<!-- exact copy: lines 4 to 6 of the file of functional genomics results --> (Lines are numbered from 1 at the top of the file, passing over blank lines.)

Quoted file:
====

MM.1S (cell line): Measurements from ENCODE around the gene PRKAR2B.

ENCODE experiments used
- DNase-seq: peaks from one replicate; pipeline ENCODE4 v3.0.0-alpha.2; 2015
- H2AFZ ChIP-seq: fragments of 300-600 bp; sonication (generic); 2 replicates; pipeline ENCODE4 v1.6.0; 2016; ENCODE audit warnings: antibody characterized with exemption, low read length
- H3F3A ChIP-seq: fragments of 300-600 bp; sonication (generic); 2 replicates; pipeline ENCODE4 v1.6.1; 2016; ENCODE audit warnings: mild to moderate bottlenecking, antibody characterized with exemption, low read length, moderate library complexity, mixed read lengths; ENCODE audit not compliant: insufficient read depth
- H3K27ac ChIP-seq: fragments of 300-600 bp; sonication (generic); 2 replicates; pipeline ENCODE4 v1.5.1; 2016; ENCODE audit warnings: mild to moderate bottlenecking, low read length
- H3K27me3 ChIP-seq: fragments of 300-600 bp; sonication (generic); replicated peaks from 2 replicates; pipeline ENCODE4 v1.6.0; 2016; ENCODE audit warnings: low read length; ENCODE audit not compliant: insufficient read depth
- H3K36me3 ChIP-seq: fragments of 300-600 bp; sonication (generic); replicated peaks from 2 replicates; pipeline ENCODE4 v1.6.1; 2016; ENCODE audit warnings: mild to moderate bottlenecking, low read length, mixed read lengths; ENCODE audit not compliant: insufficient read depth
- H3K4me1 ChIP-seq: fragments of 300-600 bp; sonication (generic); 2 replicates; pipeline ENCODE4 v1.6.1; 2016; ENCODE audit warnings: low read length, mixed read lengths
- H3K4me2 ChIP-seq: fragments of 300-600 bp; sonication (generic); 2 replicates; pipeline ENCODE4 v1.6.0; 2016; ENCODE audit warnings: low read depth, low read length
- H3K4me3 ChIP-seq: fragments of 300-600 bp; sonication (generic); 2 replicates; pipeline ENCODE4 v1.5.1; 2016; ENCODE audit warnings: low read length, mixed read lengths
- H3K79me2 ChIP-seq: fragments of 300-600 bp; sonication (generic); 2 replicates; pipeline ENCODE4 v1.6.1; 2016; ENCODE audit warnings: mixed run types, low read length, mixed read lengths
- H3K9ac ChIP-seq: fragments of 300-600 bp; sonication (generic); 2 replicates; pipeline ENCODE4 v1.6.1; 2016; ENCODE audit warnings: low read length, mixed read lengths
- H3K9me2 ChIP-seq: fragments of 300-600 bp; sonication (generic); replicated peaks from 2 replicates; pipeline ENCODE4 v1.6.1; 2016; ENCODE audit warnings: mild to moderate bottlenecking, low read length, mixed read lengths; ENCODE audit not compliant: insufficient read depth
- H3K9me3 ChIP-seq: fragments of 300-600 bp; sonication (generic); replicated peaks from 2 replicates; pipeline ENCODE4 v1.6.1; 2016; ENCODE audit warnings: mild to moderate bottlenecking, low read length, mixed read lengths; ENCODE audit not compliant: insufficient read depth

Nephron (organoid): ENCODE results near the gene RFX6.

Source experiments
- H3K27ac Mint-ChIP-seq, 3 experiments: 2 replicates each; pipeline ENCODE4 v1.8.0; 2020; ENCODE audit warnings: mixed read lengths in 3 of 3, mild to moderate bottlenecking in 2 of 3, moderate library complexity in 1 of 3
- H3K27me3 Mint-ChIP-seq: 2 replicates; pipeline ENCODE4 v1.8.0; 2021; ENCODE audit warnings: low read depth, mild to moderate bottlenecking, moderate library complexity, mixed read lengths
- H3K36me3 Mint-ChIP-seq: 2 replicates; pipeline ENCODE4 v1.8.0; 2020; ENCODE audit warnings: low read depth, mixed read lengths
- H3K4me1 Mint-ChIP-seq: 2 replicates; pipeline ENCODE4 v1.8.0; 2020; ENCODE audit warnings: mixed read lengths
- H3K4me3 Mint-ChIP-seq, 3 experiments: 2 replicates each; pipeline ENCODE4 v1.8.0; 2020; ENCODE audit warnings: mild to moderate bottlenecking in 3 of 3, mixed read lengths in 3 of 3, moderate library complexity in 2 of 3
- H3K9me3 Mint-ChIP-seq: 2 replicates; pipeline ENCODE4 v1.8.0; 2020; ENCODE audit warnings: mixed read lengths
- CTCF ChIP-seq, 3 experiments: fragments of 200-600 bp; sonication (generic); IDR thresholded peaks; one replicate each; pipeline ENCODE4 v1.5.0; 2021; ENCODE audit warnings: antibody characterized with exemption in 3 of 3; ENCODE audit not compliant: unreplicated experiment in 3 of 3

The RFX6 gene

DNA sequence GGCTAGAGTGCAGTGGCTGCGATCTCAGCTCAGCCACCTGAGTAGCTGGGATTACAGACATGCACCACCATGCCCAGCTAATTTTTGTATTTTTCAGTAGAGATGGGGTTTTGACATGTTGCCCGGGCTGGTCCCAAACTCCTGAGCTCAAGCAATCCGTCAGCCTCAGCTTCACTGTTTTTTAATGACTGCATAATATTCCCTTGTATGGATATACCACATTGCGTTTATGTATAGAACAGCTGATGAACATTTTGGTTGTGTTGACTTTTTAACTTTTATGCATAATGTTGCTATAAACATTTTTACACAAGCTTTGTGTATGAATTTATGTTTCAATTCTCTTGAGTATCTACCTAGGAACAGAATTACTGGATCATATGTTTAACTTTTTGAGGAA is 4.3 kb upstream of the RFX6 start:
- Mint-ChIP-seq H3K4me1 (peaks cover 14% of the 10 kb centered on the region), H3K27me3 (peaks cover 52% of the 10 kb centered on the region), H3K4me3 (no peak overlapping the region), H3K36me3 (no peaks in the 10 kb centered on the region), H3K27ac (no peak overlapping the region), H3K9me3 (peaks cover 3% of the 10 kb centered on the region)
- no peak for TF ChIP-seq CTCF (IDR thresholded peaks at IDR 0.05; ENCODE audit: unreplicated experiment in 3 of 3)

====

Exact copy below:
- H2AFZ ChIP-seq: fragments of 300-600 bp; sonication (generic); 2 replicates; pipeline ENCODE4 v1.6.0; 2016; ENCODE audit warnings: antibody characterized with exemption, low read length
- H3F3A ChIP-seq: fragments of 300-600 bp; sonication (generic); 2 replicates; pipeline ENCODE4 v1.6.1; 2016; ENCODE audit warnings: mild to moderate bottlenecking, antibody characterized with exemption, low read length, moderate library complexity, mixed read lengths; ENCODE audit not compliant: insufficient read depth
- H3K27ac ChIP-seq: fragments of 300-600 bp; sonication (generic); 2 replicates; pipeline ENCODE4 v1.5.1; 2016; ENCODE audit warnings: mild to moderate bottlenecking, low read length